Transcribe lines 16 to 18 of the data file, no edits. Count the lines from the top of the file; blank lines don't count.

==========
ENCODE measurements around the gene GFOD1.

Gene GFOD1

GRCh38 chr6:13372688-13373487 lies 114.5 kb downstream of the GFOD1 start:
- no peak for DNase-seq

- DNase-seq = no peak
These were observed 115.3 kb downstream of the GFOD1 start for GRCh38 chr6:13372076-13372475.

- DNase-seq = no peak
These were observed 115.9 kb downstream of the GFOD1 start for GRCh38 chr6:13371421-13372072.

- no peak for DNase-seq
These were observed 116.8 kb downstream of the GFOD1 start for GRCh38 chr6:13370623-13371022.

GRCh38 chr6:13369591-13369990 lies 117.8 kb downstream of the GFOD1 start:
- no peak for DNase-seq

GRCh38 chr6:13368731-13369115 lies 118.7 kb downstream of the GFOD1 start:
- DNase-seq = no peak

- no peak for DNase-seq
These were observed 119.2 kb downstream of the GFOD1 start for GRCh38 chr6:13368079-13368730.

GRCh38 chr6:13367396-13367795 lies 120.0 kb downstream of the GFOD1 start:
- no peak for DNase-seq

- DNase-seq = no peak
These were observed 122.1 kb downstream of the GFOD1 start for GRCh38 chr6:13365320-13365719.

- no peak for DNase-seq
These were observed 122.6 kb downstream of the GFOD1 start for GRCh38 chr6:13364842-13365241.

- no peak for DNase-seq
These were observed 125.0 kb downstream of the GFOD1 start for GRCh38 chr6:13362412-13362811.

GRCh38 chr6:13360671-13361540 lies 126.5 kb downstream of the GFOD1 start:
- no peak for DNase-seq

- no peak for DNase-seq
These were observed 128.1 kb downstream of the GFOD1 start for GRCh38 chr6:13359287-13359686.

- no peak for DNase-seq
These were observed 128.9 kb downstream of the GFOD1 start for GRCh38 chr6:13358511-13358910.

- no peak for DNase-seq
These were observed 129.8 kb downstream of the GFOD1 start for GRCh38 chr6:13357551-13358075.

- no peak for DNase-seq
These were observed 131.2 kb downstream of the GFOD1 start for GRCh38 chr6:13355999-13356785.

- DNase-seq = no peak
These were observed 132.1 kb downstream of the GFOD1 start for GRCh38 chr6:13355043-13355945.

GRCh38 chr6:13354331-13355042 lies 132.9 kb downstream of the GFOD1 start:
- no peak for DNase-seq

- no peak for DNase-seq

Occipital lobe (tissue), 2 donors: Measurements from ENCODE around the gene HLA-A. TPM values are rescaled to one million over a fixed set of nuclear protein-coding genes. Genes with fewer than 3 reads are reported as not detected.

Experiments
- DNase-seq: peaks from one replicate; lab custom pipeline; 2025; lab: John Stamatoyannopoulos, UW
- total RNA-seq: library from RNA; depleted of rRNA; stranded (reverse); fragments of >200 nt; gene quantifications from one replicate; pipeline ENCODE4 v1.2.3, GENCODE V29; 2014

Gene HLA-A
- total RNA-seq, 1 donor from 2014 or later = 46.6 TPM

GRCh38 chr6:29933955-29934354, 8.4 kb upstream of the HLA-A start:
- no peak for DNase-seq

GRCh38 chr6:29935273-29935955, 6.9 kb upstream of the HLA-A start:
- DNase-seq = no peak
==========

These were observed 119.2 kb downstream of the GFOD1 start for GRCh38 chr6:13368079-13368730.

GRCh38 chr6:13367396-13367795 lies 120.0 kb downstream of the GFOD1 start:
- no peak for DNase-seq